Panic Attacks

Panic and Anxiety Attack – Treatment with Hypnotherapy & NLP Hertfordshire

Panic and anxiety attack has a long history of treatment with Hypnotherapy and NLP techniques.

A panic attack is defined as short period of intense fear or discomfort, in which four (or more) of the following symptoms develop and peak within 10 minutes:

  • palpitations, pounding heart, or accelerated heart rate
  • sweating
  • trembling or shaking
  • sensations of shortness of breath or smothering
  • feeling of choking
  • chest pain or discomfort
  • nausea or abdominal distress
  • feeling dizzy, unsteady, light-headed, or faint
  • feelings of unreality or detachment
  • fear of losing control or going crazy
  • fear of dying
  • numbness or tingling sensations
  • chills or hot flushes

Help with Panic Attack
Need Help Dealing with Panic Attacks

If you have been experiencing the symptoms listed above and need help with Panic Attacks, then treatment with  Hypnotherapy and NLP is certainly a strong option, since psychological factors are a significant cause. It is quite possible to use these technique to stop the root cause negative thoughts in their tracks and break the cycle of escalation described below. Teaching self hypnosis and relaxation as an ongoing practice will help ensure long term relief. Get my free CD which includes teaching you self hypnosis:

Panic Attack Disorder – Causes, Prevention & Relief

Where these recur, or cause persistently seriously concern, then your doctor may diagnose panic disorder.  Panic attacks can be part of other anxiety disorders, such as Social Phobia, Agoraphobia, Specific Phobias and Post Traumatic Stress Disorder.

Medically , the exact causes of panic disorder is not yet fully understood (source:, but appears to be a combination of physical and psychological factors such as stressful or traumatic experiences in your life, which may be delayed by many years, or close family member with the disorder.  These psychological aspects are what Hypnotherapy and NLP can treat to prevent attacks. It can take ongoing practice to learn to relax and to learn proper breathing to achieve full relief long term.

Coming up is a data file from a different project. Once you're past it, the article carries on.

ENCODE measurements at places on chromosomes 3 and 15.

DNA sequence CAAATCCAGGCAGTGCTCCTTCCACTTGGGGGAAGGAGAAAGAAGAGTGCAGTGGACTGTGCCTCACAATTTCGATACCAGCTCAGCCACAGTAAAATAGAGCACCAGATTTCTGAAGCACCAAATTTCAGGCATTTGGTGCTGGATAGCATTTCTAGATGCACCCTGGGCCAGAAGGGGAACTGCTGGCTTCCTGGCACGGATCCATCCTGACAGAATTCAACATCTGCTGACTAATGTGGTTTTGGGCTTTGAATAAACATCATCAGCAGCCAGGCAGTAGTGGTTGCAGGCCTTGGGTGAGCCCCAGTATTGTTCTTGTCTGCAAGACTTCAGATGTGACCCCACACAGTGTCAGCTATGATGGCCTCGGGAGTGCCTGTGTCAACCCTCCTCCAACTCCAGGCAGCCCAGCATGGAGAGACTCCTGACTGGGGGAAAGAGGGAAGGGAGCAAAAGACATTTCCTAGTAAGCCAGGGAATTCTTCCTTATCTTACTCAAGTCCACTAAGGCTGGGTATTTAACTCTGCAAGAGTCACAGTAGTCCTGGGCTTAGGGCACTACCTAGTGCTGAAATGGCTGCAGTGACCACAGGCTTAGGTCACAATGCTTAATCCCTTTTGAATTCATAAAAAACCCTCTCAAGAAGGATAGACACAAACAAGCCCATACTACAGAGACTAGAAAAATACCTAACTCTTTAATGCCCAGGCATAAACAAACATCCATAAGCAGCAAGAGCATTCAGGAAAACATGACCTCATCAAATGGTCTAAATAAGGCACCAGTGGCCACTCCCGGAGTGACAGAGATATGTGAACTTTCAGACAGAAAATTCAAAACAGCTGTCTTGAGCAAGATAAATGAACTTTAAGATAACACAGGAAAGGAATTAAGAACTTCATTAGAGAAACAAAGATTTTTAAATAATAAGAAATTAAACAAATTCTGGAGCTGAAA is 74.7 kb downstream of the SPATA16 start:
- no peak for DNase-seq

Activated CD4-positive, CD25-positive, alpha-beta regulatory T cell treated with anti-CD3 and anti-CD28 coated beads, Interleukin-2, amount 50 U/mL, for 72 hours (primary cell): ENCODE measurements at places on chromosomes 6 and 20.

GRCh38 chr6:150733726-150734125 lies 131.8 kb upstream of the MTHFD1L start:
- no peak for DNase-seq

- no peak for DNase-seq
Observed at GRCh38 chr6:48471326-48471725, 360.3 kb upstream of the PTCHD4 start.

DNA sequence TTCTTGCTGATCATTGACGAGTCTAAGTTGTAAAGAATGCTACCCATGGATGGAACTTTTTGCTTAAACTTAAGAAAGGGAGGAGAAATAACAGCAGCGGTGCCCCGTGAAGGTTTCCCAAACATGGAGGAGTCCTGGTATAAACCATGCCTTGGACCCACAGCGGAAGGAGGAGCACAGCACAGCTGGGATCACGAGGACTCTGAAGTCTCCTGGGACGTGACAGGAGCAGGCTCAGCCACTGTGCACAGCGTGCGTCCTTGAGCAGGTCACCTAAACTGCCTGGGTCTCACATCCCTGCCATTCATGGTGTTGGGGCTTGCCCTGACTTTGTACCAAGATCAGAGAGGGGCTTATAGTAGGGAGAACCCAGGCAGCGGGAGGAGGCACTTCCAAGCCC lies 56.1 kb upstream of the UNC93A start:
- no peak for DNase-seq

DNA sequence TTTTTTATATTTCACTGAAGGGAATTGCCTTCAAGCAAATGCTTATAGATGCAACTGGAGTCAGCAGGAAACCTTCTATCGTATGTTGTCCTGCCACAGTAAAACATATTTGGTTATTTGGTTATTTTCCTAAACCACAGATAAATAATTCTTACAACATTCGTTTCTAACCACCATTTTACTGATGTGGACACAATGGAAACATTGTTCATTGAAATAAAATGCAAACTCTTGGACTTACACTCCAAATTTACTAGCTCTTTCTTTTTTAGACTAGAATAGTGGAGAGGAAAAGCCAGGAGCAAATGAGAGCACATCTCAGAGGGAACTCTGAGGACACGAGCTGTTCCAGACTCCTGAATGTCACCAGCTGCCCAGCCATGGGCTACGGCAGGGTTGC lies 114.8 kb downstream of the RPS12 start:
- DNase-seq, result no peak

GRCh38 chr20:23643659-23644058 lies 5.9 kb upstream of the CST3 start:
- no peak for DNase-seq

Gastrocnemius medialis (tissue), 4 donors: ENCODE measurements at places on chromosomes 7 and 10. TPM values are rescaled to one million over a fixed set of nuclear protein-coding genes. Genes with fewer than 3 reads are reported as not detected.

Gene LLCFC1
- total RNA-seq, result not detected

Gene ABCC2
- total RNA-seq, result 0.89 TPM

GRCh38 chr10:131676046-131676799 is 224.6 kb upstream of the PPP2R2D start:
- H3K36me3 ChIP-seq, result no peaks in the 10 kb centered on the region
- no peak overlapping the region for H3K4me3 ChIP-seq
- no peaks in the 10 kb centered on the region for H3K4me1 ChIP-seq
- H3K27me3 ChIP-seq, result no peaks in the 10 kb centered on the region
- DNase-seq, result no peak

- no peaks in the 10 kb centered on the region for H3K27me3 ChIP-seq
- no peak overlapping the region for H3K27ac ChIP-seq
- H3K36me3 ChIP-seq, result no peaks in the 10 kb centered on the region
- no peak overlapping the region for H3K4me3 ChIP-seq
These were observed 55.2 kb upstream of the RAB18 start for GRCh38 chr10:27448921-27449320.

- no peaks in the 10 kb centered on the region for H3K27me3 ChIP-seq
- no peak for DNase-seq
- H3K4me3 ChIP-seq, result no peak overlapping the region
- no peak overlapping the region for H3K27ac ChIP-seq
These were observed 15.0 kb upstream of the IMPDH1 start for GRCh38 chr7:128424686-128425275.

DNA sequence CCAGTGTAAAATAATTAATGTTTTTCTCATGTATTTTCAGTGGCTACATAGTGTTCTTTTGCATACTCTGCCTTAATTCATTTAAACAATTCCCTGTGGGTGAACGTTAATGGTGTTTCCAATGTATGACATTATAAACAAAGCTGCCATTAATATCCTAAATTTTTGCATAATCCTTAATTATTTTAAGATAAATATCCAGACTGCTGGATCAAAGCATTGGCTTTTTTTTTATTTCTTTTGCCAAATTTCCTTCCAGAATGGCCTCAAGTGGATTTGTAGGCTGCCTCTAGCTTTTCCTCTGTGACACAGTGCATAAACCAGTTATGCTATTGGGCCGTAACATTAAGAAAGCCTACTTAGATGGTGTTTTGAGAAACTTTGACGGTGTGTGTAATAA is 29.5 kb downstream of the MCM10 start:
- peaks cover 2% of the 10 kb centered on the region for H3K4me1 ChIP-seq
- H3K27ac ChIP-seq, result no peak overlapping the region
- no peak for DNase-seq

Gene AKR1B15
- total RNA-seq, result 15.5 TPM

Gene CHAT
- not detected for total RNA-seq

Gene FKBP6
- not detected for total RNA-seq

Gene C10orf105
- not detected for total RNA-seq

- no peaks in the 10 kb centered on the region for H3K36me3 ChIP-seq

When panic has escalated over time to a more serious disorder, it has usually followed four distinct phases like these:

  1. You repeat unrealistic thoughts about not getting anxious which have the reverse affect.

You tense up, heart beats faster, short of breath, butterflies etc. This chronic state of arousal sensitises you to any hint of possible ‘danger’. Nerves are set on a hair trigger.

  1. You begin to fear the fear itself.

You begin to anticipate panic attacks, and to avoid them at all costs. Now you have a new fear – e.g. not only the boss’s criticism, or making a mistake, but you also dread the symptoms that the fear arouses in your body.

  1. You resist but fail to control your feelings as your fear of fear escalates.

You hate experiencing the symptoms you dread. You resist and fight against anything ‘unusual’ (i.e. other than comfort) happening in your body; this of course, is unrealistic. You become hyper-vigilant for symptoms and fear any emotion that reminds you of panic. Even ordinary feelings of excitement, even innocuous illnesses, can remind you.

  1. You avoid, ultimately, any situation, person, or thing that evokes feelings of arousal or anxiety.

dealing with hyperventilation and panic

Dealing with Panic Attacks – on Airplanes, in Social Situations and in the Car

It can be quite scary for us to witness someone having a panic attack, and there are some very common places where that may happen, such as on a plane, or in the car or other social situation.  It could be you or one of your own family. Common medical advice is to hold your breath for between 10 and 15 seconds and to repeat a few times. Alternatively,  or to breathe in and out of a paper bag for a few minutes.

Hyperventilation and Proper Breathing

Hyperventilating (or overbreathing) makes many panic attacks worse, or can bring them on. This means improper breathing patterns, either too rapid or too deep, or both, often through the mouth, leading to an imbalance of oxygen and CO2 in the blood. It is really important to learn proper breathing for good health in general and to avoid panic in particular. This means breathing deep into the ‘stomach’ or diaphragm through your nose for 3 seconds in and 3 to 4 out. This causes stimulation of the part of your nervous system responsible for relaxation.

Images courtesy of stuart miles and david castillo dominici at

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